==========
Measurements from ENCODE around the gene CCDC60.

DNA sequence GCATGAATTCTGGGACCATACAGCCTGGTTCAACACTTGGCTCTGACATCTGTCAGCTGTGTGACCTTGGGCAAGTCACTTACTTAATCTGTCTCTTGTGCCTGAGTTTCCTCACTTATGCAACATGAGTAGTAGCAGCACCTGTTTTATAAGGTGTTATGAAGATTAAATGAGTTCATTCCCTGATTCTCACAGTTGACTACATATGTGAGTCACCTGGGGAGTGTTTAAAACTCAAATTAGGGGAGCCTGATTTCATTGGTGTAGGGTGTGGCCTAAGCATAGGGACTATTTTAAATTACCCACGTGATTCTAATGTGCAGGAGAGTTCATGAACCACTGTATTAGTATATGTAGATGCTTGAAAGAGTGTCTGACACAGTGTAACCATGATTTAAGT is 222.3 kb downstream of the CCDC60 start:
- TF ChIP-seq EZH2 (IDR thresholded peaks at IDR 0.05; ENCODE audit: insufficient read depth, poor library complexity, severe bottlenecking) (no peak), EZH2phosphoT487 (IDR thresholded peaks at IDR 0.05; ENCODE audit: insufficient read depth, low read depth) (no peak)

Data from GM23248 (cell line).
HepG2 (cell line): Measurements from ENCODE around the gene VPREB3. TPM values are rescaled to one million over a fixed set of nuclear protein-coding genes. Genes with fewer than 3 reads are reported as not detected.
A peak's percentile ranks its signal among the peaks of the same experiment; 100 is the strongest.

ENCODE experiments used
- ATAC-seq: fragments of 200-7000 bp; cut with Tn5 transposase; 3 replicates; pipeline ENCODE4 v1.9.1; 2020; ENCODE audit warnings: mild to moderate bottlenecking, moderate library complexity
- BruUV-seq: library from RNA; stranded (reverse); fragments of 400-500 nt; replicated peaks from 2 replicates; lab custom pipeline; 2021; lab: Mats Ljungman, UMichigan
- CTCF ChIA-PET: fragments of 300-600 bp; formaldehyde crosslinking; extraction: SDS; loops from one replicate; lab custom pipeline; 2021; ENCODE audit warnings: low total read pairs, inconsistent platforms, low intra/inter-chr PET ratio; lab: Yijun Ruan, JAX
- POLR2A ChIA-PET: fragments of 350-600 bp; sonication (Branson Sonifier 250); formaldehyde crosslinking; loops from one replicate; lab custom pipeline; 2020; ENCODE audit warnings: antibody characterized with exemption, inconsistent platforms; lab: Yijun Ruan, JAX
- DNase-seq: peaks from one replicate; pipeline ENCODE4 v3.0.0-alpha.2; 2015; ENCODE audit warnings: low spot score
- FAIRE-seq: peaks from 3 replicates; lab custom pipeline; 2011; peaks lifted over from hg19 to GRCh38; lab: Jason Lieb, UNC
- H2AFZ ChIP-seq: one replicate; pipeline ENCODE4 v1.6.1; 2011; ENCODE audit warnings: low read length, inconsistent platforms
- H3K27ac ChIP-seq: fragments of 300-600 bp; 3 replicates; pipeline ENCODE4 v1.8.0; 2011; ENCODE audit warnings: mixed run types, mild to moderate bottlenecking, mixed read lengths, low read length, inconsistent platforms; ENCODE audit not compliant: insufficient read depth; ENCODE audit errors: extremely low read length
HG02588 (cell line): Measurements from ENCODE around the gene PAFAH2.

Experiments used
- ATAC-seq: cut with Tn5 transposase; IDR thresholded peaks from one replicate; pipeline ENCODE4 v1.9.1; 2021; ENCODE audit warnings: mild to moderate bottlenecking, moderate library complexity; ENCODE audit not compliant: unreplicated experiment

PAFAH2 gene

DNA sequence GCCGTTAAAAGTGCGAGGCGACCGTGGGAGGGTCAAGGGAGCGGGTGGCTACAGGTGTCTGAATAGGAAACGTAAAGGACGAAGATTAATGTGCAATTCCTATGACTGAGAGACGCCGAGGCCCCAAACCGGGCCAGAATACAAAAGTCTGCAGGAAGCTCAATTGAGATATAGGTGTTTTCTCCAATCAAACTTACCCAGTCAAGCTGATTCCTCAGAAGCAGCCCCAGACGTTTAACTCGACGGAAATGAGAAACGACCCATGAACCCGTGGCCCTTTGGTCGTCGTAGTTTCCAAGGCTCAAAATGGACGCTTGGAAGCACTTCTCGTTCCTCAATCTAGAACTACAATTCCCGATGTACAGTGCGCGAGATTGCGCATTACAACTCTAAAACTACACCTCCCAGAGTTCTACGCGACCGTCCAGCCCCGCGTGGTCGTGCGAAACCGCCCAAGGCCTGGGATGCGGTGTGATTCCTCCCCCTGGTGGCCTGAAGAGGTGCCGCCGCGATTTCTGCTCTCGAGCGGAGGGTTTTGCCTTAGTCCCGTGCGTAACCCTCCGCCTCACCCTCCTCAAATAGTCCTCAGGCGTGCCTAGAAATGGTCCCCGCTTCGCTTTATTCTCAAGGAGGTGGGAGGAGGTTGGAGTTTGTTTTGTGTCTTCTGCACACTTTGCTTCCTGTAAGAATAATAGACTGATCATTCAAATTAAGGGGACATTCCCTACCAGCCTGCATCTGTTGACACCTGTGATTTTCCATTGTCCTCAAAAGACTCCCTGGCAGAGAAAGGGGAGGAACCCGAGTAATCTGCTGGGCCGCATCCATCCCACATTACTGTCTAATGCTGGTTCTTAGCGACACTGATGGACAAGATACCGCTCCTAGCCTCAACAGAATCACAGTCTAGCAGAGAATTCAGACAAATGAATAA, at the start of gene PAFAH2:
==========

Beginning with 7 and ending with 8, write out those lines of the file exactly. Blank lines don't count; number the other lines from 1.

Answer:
ENCODE experiments used
- ATAC-seq: fragments of 200-7000 bp; cut with Tn5 transposase; 3 replicates; pipeline ENCODE4 v1.9.1; 2020; ENCODE audit warnings: mild to moderate bottlenecking, moderate library complexity